Audenreid, Pennsylvania mine owner George K. Smith was killed by his workers in early November 1863 in retaliation for providing their names to the military draft authorities. By mid-1862 Northern enlistments had dwindled and Lincoln resorted to conscription to fill the ranks.
Bernhard Thuersam, www.Circa1865.com
Pennsylvania Miners Resist Lincoln’s Draft
“Being a mine owner made Smith a much-despised man to begin with among the destitute miners. And the Civil War brought another factor into play that further fueled their hatred – the [Northern] government’s draft. One newspaper writer said the draft had converted the coal region into “a perfect hell.”
Ordering the immigrant German and Irish miners to serve in the Federal army and fight in a war they knew or cared little about proved too much for many of them to endure. They were being paid just fifty cents for a backbreaking day of work as it was, and when a mine boss collaborated with military authorities as Smith did, it doubled their rage.
As events turned out, Smith had written his own death certificate the moment he supplied work rolls to Union draft officials. Captain E.H. Rauch, the deputy provost marshal, injudiciously said that when he was in Beaver Meadow serving draft notices, Smith had given him a detailed map showing where each of the drafted men lived.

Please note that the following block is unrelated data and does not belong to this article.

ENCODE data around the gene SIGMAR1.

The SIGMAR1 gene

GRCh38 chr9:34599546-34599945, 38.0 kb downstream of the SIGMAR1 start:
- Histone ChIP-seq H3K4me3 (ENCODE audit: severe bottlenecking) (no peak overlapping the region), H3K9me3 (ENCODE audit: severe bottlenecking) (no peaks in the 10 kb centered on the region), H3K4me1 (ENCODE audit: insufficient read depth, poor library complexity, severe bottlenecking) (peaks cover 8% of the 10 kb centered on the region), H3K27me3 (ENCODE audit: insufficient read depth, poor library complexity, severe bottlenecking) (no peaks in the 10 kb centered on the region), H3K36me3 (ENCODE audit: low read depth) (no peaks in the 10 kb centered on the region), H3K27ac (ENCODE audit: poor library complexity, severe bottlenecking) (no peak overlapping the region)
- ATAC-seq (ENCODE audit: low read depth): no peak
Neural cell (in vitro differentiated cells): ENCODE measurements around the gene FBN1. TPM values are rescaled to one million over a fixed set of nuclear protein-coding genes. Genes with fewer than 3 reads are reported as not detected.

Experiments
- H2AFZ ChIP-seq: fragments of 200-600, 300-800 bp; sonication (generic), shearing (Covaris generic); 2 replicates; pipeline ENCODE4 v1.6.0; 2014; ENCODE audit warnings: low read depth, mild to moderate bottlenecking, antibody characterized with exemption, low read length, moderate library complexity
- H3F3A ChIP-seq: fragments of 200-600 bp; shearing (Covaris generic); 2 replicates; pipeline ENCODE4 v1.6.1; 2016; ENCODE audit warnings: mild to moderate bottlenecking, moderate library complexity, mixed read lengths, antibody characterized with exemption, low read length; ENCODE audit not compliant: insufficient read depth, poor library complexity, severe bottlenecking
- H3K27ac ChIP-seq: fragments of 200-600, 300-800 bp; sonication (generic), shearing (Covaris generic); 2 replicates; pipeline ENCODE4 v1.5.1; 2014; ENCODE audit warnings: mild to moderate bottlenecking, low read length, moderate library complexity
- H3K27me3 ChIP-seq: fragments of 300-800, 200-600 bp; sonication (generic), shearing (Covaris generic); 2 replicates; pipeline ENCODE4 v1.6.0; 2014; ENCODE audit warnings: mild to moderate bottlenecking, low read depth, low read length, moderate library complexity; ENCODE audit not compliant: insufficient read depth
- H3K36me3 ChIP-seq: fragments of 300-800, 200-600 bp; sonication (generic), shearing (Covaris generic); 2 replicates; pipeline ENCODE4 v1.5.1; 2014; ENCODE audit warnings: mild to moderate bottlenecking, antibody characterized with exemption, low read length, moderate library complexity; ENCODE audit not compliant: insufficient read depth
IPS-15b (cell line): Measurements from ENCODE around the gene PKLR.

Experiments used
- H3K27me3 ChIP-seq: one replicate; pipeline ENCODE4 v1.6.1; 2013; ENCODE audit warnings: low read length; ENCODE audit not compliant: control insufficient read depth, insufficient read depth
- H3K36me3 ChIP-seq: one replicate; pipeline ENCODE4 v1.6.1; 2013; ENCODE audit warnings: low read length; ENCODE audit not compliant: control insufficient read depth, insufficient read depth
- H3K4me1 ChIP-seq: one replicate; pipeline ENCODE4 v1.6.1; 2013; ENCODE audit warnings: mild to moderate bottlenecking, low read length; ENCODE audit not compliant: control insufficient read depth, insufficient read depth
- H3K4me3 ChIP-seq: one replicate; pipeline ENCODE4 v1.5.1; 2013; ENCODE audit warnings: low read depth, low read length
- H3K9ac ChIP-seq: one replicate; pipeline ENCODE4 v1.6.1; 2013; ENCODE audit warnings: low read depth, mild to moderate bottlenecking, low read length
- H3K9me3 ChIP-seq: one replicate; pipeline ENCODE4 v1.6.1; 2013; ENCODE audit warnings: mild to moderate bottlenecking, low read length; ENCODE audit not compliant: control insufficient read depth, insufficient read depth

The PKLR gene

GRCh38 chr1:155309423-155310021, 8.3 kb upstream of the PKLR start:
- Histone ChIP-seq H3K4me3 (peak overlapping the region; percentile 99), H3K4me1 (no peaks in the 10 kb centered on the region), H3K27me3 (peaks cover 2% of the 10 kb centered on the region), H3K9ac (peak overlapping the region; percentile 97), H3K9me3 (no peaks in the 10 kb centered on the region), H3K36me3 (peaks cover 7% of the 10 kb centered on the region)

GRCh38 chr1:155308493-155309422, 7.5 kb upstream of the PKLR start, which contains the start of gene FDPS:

As early as 1862, rebellious bands of miners were becoming known and feared throughout the coal regions by encouraging desertions, interfering with recruiting, interrupting mining operations, and attacking loyalists who were devoted to the Union cause.
After the National Conscription Act was passed in August 1862, individual States were forced to draft men as a means of filling their quotas when the specified number of volunteers fell short. After the list of conscripts for each district was drawn, the men selected went immediately to their county seats and from there boarded trains for Harrisburg.
Immediately after the draft commenced, anti-draft leaders swung into action . . . From this rebellious group there emerged a secret band of terrorists known as the Buckshots, later to be known as the Molly Maguires. Mine bosses who [cooperated with Lincoln] were targeted . . . would receive an ominous notice posted on his door, complete with a picture of a coffin and two crossed pistols.
[Buckshot gangs in early 1863] boldly stopped a train with new recruits in the Schuykill County town of Tremont. Protection was promised for any new draftees who wanted to leave the train cars and return to their homes. Many took the Buckshots’ offer and skedaddled.
With the industrialized North in a wartime mode, the output of coal could not be hindered. Trouble in the minefields first caused alarm bells to sound in the State capital at Harrisburg, and the concern soon spread to Washington’s War Department and ultimately to President Abraham Lincoln.
Pennsylvania [Republican] Governor Andrew Curtin kept Washington informed of developments . . . [and] urged caution, realizing that with anti-war sentiment on the rise open conflict could have a bad effect on the rest of the country.
Alexander McClure of Chambersburg, a political ally of both Curtin and Lincoln, stated that “Lincoln was desirous of a course to see that the law was executed, or at least to appear to have been executed.”
(Coalfields’ Perfect Hell, Jim Zbick, America’s Civil War, March 1992, excerpts pp. 22-25)